She was a queen before she was a woman; and always, always a lady. And although her subjects were now many, her responsibilities greater and more pressing, his lady always had time for her Mister Tumnus. And he always thought of her as his, for he was the first to ever meet her, the first to welcome her, the first to treat her. Hers the first bright laugh to shake the ice from the trees, in those years when winter hung heavily on their shoulders, kissed their eyes in cold sleep. A child, then, but maturity comes quickly to a daughter of Eve; although, as in all creatures, not quite as swiftly as wisdom.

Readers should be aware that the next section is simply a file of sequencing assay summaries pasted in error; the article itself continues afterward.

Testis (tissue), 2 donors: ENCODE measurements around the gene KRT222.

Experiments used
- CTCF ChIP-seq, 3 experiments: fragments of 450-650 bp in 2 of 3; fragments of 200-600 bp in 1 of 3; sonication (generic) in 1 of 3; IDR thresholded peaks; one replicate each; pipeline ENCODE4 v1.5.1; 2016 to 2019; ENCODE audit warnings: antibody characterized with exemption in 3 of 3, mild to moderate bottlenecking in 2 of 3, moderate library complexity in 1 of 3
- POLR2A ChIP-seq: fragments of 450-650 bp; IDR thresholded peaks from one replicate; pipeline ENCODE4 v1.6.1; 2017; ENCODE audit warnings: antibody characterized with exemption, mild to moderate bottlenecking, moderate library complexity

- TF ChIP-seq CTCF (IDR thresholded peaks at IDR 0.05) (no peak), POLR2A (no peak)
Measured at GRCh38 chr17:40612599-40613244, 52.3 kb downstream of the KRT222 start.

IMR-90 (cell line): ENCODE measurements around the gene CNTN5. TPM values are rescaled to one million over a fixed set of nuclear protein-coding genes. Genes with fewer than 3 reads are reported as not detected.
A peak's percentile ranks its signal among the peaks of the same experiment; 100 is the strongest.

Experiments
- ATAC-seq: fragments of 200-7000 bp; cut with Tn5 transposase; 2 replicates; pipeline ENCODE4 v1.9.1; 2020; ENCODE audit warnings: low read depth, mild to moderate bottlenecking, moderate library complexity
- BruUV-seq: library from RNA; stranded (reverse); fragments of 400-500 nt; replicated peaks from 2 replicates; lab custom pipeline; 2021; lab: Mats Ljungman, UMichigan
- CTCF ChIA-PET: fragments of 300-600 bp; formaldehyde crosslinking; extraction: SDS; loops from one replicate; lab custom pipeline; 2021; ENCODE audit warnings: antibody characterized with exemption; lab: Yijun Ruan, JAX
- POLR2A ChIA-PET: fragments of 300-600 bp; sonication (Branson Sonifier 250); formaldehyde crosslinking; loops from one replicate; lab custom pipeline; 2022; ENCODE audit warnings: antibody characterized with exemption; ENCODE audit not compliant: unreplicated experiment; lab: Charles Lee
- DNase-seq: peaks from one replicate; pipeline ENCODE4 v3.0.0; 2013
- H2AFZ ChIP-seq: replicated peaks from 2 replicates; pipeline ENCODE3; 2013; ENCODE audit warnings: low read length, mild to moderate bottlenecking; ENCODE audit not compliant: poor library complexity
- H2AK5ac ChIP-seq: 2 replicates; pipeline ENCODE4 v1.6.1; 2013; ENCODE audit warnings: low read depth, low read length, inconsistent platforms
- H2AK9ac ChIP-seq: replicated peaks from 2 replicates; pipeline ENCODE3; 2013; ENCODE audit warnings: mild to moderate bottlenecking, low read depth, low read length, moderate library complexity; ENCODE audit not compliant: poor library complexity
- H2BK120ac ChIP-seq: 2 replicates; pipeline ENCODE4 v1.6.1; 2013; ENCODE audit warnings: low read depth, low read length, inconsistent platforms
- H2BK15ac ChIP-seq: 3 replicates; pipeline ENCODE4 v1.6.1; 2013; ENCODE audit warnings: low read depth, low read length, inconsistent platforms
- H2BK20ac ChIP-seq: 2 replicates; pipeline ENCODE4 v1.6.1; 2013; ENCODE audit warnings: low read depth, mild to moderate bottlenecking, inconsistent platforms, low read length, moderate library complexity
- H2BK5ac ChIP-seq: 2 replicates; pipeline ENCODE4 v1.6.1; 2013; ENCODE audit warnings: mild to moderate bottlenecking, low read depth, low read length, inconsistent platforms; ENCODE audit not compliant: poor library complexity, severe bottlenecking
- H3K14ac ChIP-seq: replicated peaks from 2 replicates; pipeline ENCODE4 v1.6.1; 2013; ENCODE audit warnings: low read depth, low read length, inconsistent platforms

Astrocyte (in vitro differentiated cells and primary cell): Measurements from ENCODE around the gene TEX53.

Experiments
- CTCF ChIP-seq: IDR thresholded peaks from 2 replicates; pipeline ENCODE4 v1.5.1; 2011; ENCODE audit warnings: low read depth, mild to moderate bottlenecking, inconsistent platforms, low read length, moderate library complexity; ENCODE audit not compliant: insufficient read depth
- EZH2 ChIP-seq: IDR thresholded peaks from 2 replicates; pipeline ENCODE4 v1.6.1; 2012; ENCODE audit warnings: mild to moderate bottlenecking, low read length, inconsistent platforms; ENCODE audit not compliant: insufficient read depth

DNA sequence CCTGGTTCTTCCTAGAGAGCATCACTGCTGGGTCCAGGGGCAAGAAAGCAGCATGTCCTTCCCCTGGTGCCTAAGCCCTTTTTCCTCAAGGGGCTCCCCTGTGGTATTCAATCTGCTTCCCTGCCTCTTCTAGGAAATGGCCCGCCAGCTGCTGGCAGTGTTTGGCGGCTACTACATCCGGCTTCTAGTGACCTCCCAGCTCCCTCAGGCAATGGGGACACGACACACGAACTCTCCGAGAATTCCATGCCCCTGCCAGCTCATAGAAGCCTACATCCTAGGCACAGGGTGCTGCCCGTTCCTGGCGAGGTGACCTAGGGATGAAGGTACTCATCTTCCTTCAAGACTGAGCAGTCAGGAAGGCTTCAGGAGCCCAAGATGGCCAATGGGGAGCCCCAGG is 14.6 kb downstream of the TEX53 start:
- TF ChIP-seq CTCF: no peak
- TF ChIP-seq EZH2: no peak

So that when her fingers wound round in his hair, when she lay her head in his lap and when she explored what she found there, he saw no need to deny her the knowledge of him.
She loved more than anything to feel him against her cheek, even though he was not soft. She loved more than anything, his hands and how he made her dance. Even though he was not rough, and how the tufts at his wrist and elbow tickled her. And he loved her, and loved her well, more than anything.
So that when she was truly a woman, when she had carried her crown for six more winters and opened her arms wide for him in spring, he saw no need to deny her what she asked of him. He kissed her closed eyes, her back and bare shoulder; and her shouts, her hooked fingers, their love shook the red blossoms from the boughs.